Something about the way Alan Rickman enunciates pussy—and he gets to say it a fair amount—makes the vaginal epithet both more vulgar and more glorious than you'd expect. It snakes out of his mouth plump and humid, contemptuously come-hithering. But then, as disgraced fiction star turned book editor Leonard, Rickman's trade is to transmute words from base metal to glistering gold. That's the promise he dangles before four young scribes in Theresa Rebeck's sexy, savvy, uproarious new comedy, Seminar.
There's always danger when writers lampoon other writers: You never believe their wunderkinds are so wonderful, and they tend to burlesque bad writing beyond credibility. The acid test comes when someone reads a passage aloud that is purportedly genius or dreck. Rebeck wisely curtails recitation of manuscripts. Instead we watch as Rickman's Leonard—being paid $20K to teach a ten-week intensive course at the Upper West Side apartment of Kate (Rabe)—pages through student submissions. A curl of the lip, a twitch of the eyebrow, a flare of the nostrils: These nonverbal signals speak volumes. Out of small gestures and that slurry, violoncello delivery, Rickman crafts one of the most vivid, dimensional stage monsters in years: a burnt-up monument to cynicism and appetite who beds his students when not pulverizing their egos. Rickman gives the comic performance of the season.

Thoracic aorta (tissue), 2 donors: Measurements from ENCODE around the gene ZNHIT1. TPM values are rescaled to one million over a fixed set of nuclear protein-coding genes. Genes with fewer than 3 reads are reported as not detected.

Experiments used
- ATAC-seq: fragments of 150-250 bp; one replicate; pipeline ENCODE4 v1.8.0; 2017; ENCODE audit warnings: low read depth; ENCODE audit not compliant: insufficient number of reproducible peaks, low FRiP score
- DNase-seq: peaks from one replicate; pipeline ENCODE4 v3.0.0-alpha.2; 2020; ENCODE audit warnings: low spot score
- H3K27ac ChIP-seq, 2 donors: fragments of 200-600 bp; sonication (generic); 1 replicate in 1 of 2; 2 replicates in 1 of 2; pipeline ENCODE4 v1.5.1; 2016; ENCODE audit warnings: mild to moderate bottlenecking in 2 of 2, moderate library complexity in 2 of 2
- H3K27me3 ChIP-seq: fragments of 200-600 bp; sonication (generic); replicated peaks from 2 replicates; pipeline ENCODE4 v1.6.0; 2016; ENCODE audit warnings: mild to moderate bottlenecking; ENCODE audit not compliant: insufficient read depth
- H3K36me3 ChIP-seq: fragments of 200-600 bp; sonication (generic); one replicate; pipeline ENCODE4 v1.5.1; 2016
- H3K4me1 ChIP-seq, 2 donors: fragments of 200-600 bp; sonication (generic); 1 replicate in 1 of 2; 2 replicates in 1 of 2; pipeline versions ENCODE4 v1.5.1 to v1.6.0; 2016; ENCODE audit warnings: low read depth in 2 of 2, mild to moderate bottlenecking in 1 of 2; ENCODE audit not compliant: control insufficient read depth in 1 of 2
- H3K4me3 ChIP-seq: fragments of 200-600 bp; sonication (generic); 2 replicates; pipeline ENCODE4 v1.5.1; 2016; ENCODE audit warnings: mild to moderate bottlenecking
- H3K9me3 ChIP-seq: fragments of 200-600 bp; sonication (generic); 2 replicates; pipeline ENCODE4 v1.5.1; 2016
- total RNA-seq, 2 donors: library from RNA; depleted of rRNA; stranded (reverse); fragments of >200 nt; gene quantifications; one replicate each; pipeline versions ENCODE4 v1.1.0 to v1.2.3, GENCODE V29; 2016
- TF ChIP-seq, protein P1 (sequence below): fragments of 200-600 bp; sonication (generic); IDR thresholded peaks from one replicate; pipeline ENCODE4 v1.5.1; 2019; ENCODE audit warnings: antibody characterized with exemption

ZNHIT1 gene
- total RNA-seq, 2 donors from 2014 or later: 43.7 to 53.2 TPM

But then, he's surrounded by a superb quartet of younger actors and has a doozy of a script at his disposal: smart, bitchy and character-driven. Rebeck's play sizzles with the malicious glee of a writer allowing herself to take revenge on every idiotic editor, literary manager or TV producer who tried to impose their vision on her words. Not that we should doubt Leonard's good taste or overestimate the talents of his breathless would-be protgs (who include Jerry O'Connell, Hettienne Park and drolly bitter Linklater). In fact, Seminar nearly winds up as a bittersweet homage to editors, those servile ministers who labor in the shadows to make the work the best it can be.
In that spirit, let's end this chapter with praise for director Sam Gold, whose understated but perfectly calibrated staging maintains the nuanced integrity of each character while allowing each to be hilariously prideful, greedy and lustful. What have we learned by Seminar's end? The publishing world is a jungle, and it's best to have a big-toothed cat like Alan Rickman by your side.—David Cote
Follow David Cote on Twitter: @davidcote
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